The boat was under the direction of Mr. Malcolm Macleod, a gentleman of Raasay, The water was calm, and the rowers were vigorous ; so that our passage was quick and pleasant. When we came near the island, we saw the laird's house, a neat modern fabrick, and found Mr. Macleod, the proprietor of the island, with many gentlemen, expecting us on the beach. We had, as at all other places, some difficulty in landing. The crags were irregularly broken, and a false step would have been very mischievous.
It seemed that the rocks might, with no great labour, have been hewn almost into a regular flight of steps; and as there are no other landing places, I considered this rugged ascent as the consequence of a form of life inured to hardships, and therefore not studious of nice accommodations. But I know not whether, for many ages, it was not considered as a part of military policy, to keep the country not easily accessible. The rocks are natural fortifications, and an enemy climbing with
difficulty was easily destroyed by those who stood high above him.
Our reception exceeded our expectations. We found nothing but civility, elegance, and plenty. After the usual refreshments, and the usual conversation, the evening came upon us. The carpet was then rolled off the floor; the musician was called, and the whole company was invited to dance, nor did ever fairies trip with greater alacrity. The general air of festivity, which predominated in this place, so far remote from all those regions which the mind has been used to contemplate as the mansions of pleasures, struck the imagination with a delightful surprise, analogous to that which is felt at an unexpected emersion from darkness into light.
When it was time to sup, the dance ceased, and sixand-thirty persons sat down to two tables in the same
After supper the ladies sung Erse songs, to which I listened as an English audience to an Italian opera, delighted with the sound of words which I did not understand.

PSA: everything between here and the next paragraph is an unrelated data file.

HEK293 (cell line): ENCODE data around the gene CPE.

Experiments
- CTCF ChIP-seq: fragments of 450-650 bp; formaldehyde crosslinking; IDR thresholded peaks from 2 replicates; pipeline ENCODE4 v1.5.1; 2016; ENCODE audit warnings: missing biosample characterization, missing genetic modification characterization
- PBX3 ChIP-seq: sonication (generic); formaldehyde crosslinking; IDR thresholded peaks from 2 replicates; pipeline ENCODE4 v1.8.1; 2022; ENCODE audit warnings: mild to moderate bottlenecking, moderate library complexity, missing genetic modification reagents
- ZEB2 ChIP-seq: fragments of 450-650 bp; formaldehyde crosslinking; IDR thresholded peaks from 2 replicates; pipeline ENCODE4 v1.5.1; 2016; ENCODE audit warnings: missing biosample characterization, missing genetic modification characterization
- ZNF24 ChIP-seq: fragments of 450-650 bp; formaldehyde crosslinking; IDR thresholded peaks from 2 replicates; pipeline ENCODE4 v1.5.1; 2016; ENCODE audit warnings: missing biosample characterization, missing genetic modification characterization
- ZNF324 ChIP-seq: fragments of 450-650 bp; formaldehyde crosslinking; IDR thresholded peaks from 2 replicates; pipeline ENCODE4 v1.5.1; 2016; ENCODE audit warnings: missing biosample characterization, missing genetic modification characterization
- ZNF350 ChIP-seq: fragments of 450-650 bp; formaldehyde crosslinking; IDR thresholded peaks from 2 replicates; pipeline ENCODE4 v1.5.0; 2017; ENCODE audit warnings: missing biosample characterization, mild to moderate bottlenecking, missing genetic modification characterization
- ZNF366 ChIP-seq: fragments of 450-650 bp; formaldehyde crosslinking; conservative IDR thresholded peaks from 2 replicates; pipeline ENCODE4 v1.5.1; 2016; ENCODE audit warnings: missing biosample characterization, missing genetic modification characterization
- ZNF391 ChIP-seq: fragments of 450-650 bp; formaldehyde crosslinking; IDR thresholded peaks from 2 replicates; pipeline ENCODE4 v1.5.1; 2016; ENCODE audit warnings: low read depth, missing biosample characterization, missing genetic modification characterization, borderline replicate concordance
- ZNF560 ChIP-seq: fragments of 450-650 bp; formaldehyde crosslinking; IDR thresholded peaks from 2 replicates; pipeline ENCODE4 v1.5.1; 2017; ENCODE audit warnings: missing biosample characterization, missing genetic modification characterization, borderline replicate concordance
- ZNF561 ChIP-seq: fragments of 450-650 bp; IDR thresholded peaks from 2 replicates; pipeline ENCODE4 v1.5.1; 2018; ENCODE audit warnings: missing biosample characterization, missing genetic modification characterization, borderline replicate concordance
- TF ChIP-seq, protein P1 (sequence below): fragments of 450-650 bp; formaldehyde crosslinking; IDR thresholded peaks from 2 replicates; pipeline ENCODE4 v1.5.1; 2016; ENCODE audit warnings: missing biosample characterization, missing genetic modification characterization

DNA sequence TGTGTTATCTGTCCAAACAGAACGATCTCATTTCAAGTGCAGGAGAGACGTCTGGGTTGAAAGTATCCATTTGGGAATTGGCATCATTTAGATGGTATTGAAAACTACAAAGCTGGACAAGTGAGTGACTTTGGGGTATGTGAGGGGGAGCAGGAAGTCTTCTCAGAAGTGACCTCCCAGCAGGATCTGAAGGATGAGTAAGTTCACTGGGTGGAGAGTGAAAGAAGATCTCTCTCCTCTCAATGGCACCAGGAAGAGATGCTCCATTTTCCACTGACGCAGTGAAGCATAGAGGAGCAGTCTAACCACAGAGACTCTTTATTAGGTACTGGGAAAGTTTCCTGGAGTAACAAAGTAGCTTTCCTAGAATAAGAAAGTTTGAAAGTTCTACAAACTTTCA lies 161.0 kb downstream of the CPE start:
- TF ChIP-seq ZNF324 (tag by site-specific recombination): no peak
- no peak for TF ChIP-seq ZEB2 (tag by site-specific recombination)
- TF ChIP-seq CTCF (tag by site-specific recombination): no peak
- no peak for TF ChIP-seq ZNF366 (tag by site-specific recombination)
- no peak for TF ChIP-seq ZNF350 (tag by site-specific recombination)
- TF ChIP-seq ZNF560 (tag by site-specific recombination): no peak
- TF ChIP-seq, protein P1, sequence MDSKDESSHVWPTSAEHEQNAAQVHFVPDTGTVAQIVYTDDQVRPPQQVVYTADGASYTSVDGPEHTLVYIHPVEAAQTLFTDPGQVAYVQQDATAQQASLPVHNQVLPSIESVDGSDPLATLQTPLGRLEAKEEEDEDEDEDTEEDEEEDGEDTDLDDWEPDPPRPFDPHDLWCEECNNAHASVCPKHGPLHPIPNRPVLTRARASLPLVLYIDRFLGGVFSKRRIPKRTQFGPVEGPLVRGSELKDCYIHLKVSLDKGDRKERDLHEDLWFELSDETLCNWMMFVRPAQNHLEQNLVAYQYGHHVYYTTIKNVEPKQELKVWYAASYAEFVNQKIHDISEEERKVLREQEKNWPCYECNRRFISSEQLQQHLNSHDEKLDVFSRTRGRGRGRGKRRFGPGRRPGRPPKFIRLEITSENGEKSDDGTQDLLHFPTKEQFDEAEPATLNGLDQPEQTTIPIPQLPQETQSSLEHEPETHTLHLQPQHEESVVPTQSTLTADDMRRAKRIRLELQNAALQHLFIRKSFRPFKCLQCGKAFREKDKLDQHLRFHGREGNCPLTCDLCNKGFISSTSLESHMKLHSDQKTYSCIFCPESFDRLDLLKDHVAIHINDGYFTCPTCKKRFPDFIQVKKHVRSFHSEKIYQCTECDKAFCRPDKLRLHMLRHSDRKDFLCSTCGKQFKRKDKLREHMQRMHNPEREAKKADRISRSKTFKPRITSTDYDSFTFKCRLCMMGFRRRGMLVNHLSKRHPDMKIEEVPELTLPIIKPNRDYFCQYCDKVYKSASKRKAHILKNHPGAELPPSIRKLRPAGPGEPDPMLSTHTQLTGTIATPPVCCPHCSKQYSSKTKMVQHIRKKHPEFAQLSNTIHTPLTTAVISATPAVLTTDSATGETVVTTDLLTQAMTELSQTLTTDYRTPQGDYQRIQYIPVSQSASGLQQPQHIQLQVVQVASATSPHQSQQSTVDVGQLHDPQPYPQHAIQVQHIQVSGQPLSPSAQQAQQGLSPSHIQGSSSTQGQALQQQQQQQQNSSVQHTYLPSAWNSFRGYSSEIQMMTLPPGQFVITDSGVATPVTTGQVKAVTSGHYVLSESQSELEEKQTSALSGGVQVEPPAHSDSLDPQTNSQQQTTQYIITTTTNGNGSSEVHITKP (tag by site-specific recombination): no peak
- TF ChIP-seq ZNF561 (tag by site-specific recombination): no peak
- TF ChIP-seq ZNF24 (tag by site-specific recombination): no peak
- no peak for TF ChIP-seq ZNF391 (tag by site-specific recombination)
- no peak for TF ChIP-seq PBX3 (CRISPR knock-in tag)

I inquired the subjects of the songs, and was told of one, that it was a love song, and of another, that it was a farewell composed by one of the islanders that was going, in this epidemical fury of emigration, to seek his fortune in America. What sentiments would rise, on such an occasion, in the heart of one who had not been taught to lament by precedent, I should gladly have known; but the lady, by whom I sat, thought herself not equal to the work of translating.
Mr. Macleod is the proprietor of the islands of Raasay, Rona, and
Fladda, and possesses an extensive disa trict in Sky. The estate has not, during four hundred years, gained or lost a single acre.
One of the old Highland alliances has continued for two hundred years, and is still subsisting between Macleod of Raasay, and Macdonald of Sky, in consequence of which, the survivor always inherits the arms of the deceased; a natural memorial of military friendship: At the death of the late Sir James Macdonald, his sword was delivered to the present laird of Raasay,
The family of Raasay consists of the laird, the lady, three sons, and ten daughters. For the sons there is a Vol. IX.
tutor in the house, and the lady is said to be very
skilful and diligent in the education of her girls. More gentleness of manners, or a more pleasing appearance of domestick society, is not found in the most polished countries.
Raasay is the only inhabited island in Mr. Macleod's possession. Rona and Fladda afford only pasture for cattle, of which one hundred and sixty winter in Rona, under the superintendence of a solitary herdsman.
The length of Raasay is, by computation, fifteen miles, and the breadth two. These countries have never been measured, and the computation by miles is, negligent and arbitrary. We observed, in travelling, that the nominal and real distance of places had very little relation to each other. Raasay probably contains near a hundred square miles. It affords not much ground, notwithstanding its extent, either for tillage or pasture; for it is rough, rocky, and barren. The cattle often perish by falling from the precipices. It is like the other islands, I think, generally naked of shade, but it is naked by neglect; for the laird has an orchard, and very large forest trees grow about his house. Like other hilly countries it has many
rivulets. One of the brooks turns a corn-mill, and, at least, one produces trouts.
In the streams or fresh lakes of the islands, I have never heard of any other fish than trouts and eels. The trouts which I have seen are not large ; the colour of their flesh is tinged as in England. Of their eels I can give no account, having never tasted them; for I believe they are not considered as wholesome food.
It is not very easy to fix the principles upon which mankind have agreed to eat some animals, and reject others; and as the principle is not evident, it is not uniform. That which is selected as delicate in one country, is by its neighbours abhorred as loathsome. The Neapolitans lately refused to eat potatoes in a famine. An Englishman is not easily persuaded to dine on snails with an Italian, on frogs with a Frenchman, or on horse-flesh with a Tartar. The vulgar inhabitants of Sky, I know not whether of the other islands, hold not only eels, but pork and bacon, in